For many in the IT industry, the dream is to set up a tech start-up and grow it into the next Google or Apple. Individual start-up scenes are thriving in EMEA, but from staffing to rent, exit potential to government support, there are huge differences between countries. But which country is right for your fledgling tech company? ZDNet examines some of the major hubs in the region, and what each can bring to the start-up table.
So well known is the country's start-up scene, Israel is known as 'the start-up nation'.
And it's no wonder: altogether, according to estimates, there are between 4,000 and 5,000 start-ups in Israel right now – working alongside the thousands of more established companies that began life as start-ups.
The start-up scene in Israel has benefited from the country's entrepreneurial mindset, as well as its ample technology and engineering talent - found both in its fledgling IT businesses as well as the multinationals that have set up shop in the country.
Tech giants from Apple to Microsoft to IBM and everyone in between have a presence in Israel
Tech giants from Apple to Microsoft to IBM and everyone in between have a presence in Israel, bringing a potential exit route for start-ups – and providing a useful antidote to Israel's relatively small home market. US tech heavyweights regularly snap up Israeli start-ups: this year alone has seen Face.com sold to Facebook, DesignArt to Qualcomm and Anobit to Apple, for example.
Bigger companies often turn their Israeli acquisitions into their local R&D labs, and some 39 percent of Israeli high-tech employees now work in the R&D departments of multinational companies, recent research by Start-up Genome and Telefonica (PDF) found.
But for those not yet ready to be taken over, Israel isn't short of funding for promising early-stage companies.
While "the local VC market remains relatively small, with less funds available", according to M&A news service Mergermarket, the country's start-ups still attracted $2.14bn of VC funding last year, a quarter of it from local private equity firms. Software companies do well in particular in Israel when it comes to funding, a study by IVR Research Center (PDF) found, attracting over 60 percent of all private equity funding in the country in the first half of this year, with internet services and communications also taking home significant chunks of the financing.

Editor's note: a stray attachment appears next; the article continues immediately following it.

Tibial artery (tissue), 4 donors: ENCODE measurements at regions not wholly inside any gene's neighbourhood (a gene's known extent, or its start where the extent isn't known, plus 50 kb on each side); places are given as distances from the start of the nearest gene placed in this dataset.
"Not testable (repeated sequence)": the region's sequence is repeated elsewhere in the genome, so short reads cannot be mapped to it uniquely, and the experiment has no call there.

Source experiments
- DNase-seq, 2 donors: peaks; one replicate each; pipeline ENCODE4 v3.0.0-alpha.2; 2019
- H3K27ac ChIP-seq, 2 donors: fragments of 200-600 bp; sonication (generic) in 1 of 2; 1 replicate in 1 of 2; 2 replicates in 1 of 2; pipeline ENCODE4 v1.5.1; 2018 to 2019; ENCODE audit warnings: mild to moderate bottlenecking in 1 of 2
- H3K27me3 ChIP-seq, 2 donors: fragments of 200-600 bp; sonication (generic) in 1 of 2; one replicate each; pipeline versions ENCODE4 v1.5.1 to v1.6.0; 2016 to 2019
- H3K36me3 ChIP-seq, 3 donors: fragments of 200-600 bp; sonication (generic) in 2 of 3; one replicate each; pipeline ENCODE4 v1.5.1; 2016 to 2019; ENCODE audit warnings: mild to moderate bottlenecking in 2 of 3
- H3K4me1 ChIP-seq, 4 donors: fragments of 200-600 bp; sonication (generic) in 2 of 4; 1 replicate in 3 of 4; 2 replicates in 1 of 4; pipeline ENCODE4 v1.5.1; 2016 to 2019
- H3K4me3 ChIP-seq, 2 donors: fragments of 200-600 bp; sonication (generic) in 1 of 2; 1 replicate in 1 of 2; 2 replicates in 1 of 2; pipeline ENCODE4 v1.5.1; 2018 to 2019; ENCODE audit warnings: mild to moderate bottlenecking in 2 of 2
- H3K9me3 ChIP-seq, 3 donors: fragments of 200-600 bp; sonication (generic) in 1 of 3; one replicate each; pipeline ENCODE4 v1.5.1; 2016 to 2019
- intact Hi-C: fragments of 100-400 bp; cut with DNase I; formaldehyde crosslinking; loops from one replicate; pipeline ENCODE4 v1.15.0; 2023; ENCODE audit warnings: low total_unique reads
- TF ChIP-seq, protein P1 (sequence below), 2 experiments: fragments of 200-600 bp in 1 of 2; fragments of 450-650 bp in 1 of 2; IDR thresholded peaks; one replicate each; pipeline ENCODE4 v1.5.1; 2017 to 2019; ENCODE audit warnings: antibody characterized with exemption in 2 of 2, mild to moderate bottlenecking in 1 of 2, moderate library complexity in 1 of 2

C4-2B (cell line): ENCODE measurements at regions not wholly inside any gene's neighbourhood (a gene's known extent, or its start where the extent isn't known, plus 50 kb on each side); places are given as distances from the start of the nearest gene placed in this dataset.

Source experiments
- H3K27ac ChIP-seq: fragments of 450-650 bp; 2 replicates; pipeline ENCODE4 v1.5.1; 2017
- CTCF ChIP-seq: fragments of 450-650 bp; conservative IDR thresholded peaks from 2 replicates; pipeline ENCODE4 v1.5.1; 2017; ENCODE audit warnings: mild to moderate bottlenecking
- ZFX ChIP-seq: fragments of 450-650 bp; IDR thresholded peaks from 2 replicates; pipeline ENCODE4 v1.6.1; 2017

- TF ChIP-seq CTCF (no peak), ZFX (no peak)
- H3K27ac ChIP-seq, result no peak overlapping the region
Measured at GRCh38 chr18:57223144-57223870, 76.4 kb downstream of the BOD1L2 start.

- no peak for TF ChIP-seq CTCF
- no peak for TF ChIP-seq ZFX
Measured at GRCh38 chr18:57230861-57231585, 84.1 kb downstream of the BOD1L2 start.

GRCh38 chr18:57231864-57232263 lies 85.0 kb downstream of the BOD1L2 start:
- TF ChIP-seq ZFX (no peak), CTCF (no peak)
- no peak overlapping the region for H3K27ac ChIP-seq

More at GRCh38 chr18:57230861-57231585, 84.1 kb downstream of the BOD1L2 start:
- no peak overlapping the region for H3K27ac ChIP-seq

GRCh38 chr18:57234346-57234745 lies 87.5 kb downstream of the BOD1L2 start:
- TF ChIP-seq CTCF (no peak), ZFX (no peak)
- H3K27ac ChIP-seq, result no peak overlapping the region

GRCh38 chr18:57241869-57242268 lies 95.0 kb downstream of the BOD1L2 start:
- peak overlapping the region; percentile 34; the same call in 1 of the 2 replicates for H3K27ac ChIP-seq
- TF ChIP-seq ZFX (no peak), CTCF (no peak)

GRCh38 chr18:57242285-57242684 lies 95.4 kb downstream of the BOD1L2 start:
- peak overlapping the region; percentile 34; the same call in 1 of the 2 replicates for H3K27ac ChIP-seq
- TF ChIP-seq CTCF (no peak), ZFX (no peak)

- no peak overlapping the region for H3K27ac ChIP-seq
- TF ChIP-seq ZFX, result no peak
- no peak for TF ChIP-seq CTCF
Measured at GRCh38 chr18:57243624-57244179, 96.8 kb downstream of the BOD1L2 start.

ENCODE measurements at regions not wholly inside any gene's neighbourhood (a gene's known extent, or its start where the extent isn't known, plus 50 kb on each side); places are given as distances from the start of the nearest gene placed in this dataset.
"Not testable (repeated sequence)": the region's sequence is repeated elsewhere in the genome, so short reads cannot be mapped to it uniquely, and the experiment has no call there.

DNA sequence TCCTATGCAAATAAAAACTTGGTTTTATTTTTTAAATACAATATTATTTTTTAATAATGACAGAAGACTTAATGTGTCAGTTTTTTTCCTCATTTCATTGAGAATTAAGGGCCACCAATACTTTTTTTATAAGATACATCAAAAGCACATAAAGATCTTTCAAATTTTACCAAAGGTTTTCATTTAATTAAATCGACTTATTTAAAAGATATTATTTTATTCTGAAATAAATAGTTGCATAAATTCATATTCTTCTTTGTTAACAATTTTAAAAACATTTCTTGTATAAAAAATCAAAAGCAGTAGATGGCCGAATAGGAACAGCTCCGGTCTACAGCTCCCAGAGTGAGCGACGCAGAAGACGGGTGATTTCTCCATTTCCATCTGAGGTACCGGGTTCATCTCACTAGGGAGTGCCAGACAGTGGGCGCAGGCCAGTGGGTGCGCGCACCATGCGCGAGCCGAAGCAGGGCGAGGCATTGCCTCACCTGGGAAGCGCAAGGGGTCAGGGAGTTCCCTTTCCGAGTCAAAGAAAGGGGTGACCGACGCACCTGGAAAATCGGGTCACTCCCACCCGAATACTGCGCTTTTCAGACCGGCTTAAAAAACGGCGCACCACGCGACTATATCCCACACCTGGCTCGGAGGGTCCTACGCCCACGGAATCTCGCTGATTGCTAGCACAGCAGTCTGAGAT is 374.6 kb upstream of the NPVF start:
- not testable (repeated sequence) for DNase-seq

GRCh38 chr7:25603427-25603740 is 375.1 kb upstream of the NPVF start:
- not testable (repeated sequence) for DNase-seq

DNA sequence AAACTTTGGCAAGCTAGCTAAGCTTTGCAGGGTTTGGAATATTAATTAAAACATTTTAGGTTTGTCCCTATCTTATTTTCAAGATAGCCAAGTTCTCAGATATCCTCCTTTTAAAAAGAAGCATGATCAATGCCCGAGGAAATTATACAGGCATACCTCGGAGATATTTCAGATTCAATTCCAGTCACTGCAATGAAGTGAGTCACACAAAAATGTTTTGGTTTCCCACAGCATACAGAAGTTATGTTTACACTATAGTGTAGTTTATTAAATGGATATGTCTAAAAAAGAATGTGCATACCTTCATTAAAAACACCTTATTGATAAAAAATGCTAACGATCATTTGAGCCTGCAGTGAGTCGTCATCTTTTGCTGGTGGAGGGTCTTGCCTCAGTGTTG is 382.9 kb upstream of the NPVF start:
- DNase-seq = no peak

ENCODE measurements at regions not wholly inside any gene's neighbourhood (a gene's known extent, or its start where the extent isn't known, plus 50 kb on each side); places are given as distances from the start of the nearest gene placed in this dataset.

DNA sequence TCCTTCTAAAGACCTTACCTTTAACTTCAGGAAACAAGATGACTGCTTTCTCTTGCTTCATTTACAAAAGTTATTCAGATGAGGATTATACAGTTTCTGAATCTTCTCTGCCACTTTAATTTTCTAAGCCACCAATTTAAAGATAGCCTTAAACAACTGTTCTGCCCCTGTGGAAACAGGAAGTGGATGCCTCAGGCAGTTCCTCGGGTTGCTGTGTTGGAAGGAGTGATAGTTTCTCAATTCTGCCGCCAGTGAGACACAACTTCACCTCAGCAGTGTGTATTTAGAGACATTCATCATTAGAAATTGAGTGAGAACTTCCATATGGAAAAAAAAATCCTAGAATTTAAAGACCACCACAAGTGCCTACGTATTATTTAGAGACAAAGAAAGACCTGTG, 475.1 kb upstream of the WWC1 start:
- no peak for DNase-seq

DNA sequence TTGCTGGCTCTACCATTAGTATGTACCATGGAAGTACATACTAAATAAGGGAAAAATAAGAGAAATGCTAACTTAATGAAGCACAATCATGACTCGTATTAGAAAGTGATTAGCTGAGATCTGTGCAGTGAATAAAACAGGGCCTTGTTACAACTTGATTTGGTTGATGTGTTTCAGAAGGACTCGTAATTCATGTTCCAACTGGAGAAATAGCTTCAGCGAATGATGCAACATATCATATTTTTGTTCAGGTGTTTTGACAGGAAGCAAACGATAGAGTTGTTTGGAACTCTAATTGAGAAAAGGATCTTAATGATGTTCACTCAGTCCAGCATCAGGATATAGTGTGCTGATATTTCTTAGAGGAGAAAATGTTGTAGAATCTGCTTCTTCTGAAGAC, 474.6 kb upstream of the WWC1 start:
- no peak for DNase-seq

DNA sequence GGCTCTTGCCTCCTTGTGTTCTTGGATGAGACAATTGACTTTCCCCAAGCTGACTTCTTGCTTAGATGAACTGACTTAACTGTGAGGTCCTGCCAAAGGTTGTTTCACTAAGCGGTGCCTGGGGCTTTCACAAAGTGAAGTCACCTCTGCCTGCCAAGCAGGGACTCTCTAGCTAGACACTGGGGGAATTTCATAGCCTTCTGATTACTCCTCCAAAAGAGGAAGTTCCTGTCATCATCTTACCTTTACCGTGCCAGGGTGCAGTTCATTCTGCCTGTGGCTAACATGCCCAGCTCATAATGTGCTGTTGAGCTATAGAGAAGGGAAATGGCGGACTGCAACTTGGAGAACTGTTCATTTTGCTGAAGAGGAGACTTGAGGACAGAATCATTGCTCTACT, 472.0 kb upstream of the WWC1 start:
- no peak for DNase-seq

Not bad for a country of about seven million people that sits on a land mass about the size of New Jersey.
A small country it may be, but Israel has a number of large cities in the centre of the country – including Herzliya, Petach Tikvah, and Ra'anana – that play home to large Israeli and US R&D centres.
The pull of 'the centre'
While global companies including Amdocs, Motorola Solutions, HP, IBM, Oracle, and many others all have research presences in the county's centre, most companies still prefer to be located in the suburbs of Tel Aviv, the country's financial and business heart – which has its own R&D presence from the likes of Intel, Microsoft, and Google. With so many big names, and a large start-up community, the area is flush with tech workers, who often live in 'the centre', as Tel Aviv is known.
"Tel Aviv has among the highest density of tech start-ups in the world and is the core of the Israeli tech scene – which attracts more venture capital dollars per-capita than any other country and is amongst the countries with the greatest number of companies listed on the Nasdaq," a spokesperson for the Tel Aviv municipality said. And, according to a recent study by Start-Up Genome and Telefonica, the city has the highest density of tech start-ups in the world, and ranks as the world's second best start-up hub, behind only Silicon Valley.
For start-ups, you can't beat the downtown area of Tel Aviv, according to Gilad Tuffias, director of the privately owned TechLoft, a shared space where entrepreneurs can set up shop with just themselves and a couple of partners at a low cost.
"There's a vibe here," he said on a recent tour for journalists. "Visitors who come to Tel Aviv think that people don't work here, because there are three or four coffee shops on each street and they are filled morning and night."